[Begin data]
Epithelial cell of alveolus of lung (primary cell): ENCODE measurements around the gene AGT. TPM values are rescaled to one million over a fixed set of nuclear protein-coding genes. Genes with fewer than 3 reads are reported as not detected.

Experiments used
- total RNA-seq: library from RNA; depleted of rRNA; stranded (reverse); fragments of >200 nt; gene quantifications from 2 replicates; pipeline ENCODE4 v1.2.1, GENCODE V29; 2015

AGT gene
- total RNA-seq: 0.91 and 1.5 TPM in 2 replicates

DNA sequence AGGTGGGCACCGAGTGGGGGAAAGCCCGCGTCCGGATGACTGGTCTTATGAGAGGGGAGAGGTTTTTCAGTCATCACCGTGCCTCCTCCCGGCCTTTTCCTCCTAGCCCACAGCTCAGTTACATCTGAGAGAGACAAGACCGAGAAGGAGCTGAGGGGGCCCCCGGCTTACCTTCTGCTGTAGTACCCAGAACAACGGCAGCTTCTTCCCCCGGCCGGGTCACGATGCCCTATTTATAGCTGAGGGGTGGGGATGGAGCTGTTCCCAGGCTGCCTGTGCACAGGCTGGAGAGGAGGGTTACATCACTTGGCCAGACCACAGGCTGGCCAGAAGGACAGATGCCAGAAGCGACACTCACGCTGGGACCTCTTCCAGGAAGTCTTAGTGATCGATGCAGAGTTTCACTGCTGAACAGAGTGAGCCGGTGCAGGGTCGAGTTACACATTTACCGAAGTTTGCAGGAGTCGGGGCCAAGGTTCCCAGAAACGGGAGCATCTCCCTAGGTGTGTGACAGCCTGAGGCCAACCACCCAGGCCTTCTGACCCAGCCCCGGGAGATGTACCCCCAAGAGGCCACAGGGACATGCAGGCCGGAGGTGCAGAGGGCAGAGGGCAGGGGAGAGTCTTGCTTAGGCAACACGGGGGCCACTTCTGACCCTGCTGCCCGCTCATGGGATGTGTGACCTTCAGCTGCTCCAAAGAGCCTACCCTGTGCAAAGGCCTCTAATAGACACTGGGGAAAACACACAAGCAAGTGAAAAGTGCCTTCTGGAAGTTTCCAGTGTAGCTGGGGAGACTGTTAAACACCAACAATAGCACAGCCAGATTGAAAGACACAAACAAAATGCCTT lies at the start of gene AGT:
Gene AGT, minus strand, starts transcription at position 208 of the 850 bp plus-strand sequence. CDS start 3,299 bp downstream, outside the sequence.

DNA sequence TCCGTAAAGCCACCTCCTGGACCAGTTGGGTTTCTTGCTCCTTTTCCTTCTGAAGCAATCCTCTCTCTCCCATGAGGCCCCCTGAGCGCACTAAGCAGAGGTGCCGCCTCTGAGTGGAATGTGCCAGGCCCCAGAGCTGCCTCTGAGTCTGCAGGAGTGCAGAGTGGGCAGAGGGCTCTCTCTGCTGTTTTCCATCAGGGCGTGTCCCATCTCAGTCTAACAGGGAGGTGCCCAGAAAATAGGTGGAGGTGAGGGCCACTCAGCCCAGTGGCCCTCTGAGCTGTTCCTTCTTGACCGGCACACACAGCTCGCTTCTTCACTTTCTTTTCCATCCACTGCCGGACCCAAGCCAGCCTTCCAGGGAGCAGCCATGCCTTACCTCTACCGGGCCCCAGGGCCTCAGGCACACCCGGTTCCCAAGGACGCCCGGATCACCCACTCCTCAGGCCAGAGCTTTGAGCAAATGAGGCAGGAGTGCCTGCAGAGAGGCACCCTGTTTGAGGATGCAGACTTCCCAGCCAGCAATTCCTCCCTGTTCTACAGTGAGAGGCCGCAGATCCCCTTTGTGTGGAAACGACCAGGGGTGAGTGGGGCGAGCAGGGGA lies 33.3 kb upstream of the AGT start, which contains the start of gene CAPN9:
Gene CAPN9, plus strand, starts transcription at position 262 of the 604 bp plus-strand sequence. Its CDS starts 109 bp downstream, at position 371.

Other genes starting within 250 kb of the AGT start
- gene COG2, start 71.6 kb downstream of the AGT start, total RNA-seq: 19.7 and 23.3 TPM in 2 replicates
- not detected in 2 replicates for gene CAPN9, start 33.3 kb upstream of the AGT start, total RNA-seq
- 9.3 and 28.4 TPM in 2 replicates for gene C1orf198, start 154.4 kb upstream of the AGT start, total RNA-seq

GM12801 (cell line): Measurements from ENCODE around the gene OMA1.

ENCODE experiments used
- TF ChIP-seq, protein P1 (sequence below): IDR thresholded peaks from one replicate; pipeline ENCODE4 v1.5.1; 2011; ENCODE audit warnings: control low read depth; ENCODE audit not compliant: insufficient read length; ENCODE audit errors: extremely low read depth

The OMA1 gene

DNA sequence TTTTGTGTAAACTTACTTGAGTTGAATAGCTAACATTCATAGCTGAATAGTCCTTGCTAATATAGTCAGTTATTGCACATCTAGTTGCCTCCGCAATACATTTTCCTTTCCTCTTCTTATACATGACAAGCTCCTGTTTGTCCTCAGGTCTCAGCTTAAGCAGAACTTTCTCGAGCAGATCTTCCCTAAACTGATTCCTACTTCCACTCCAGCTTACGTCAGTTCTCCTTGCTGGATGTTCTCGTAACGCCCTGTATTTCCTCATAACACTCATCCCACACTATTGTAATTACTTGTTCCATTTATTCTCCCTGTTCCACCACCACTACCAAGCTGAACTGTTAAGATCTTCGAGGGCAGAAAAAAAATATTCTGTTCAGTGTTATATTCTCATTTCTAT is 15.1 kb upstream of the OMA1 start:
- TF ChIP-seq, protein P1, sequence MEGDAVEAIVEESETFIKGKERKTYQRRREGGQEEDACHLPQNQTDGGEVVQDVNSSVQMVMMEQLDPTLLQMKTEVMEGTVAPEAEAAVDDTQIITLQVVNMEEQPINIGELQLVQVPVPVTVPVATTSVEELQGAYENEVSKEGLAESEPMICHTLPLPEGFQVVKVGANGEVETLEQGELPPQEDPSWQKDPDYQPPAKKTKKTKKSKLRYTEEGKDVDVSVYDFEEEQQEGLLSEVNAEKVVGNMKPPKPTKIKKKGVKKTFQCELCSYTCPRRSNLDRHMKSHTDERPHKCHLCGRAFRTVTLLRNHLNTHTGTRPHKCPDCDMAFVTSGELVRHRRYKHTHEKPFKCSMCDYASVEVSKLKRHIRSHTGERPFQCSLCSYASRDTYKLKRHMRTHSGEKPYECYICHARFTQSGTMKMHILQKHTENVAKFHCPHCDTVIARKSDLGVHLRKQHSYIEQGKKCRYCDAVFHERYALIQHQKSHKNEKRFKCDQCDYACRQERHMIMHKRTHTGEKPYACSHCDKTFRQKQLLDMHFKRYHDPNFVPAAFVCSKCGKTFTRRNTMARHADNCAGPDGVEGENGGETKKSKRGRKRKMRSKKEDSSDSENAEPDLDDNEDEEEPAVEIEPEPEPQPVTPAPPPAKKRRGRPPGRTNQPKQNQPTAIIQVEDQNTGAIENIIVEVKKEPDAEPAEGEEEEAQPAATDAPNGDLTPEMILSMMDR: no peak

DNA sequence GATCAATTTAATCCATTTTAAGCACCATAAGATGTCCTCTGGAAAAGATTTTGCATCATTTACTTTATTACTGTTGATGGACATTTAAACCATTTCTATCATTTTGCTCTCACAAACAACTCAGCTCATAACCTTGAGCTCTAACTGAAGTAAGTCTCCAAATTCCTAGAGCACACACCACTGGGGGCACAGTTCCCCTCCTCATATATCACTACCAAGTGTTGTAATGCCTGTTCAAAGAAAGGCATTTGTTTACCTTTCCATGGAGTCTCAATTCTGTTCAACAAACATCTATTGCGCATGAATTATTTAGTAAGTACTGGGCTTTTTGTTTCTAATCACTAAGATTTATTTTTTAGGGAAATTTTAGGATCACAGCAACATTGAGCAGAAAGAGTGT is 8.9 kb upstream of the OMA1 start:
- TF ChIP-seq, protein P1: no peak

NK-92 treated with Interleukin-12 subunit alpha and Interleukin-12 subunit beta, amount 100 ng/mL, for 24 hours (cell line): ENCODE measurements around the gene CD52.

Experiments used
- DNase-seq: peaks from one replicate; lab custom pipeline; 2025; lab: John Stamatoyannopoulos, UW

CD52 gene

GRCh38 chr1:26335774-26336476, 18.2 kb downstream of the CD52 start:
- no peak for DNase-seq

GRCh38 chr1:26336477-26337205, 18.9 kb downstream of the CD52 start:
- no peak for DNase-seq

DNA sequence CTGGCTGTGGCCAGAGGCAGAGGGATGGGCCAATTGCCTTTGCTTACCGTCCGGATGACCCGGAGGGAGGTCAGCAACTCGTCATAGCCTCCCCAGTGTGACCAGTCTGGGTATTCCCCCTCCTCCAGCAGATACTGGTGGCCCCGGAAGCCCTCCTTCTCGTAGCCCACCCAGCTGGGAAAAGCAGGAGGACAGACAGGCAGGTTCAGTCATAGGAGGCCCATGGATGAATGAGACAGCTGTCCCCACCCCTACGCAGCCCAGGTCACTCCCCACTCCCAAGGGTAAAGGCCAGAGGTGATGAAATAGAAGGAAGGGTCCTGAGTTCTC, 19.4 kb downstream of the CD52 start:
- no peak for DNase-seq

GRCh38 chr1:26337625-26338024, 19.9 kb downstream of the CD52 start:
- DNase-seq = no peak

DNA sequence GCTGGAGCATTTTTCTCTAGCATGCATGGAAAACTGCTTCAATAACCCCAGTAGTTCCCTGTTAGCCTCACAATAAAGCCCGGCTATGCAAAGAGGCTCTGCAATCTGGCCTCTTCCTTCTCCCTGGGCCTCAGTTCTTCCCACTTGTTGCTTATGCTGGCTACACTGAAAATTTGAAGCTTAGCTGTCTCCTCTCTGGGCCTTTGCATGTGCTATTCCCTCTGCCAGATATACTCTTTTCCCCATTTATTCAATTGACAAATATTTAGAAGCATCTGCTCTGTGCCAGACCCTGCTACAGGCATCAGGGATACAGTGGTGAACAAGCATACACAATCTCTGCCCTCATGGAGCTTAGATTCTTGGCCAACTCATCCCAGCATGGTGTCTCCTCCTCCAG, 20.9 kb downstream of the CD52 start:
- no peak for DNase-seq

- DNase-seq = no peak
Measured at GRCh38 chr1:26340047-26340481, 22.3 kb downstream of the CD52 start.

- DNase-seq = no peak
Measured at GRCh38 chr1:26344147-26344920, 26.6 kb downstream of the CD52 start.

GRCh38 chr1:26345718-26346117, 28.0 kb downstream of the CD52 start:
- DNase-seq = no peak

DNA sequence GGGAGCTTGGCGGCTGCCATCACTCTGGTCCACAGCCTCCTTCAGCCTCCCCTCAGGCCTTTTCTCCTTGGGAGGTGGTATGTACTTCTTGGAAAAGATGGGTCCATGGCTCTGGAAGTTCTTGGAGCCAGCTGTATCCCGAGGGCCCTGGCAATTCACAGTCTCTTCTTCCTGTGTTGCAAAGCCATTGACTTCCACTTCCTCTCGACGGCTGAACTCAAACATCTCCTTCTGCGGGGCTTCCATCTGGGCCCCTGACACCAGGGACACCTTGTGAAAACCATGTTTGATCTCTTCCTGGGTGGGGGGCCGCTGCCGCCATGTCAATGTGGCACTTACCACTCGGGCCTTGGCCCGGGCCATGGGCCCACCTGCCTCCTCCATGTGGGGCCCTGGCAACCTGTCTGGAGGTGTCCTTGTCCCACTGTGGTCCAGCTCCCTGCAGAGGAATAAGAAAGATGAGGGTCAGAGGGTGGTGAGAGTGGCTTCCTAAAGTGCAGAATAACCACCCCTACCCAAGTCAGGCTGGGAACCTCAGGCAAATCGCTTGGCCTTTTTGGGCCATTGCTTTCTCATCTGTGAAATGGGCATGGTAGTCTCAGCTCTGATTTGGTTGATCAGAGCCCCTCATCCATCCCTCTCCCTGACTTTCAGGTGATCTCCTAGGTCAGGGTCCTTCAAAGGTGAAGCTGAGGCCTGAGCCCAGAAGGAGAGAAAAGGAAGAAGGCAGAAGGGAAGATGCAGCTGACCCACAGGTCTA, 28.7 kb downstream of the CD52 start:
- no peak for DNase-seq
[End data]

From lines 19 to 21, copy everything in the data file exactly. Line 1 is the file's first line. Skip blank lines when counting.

- TF ChIP-seq, protein P1, sequence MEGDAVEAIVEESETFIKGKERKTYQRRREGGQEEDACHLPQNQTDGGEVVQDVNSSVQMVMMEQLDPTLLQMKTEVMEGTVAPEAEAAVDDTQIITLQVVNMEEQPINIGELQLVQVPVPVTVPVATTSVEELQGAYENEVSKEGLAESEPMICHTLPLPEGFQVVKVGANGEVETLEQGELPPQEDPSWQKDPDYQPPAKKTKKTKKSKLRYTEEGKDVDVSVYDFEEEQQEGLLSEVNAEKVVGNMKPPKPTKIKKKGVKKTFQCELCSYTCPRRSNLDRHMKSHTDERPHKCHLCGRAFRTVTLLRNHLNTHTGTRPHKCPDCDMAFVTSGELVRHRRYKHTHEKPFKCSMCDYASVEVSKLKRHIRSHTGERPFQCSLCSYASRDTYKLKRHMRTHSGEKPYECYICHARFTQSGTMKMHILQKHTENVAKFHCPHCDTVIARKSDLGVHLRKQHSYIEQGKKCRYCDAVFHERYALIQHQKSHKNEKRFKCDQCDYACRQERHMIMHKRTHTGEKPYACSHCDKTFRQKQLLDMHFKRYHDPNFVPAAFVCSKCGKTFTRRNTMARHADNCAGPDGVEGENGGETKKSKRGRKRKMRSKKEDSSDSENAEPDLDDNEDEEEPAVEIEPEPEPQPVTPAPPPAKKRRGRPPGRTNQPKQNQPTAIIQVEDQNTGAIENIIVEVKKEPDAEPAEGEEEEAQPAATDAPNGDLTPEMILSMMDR: no peak

DNA sequence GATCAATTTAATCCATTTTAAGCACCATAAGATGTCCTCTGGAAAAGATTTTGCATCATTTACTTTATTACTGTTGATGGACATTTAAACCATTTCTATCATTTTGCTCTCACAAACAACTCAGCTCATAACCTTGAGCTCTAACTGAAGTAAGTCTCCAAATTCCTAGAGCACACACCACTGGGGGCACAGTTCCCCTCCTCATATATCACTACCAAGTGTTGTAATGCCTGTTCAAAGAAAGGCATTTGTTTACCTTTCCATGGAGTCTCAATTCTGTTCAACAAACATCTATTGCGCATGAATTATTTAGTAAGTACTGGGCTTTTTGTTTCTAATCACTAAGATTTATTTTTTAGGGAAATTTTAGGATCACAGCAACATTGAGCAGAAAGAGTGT is 8.9 kb upstream of the OMA1 start:
- TF ChIP-seq, protein P1: no peak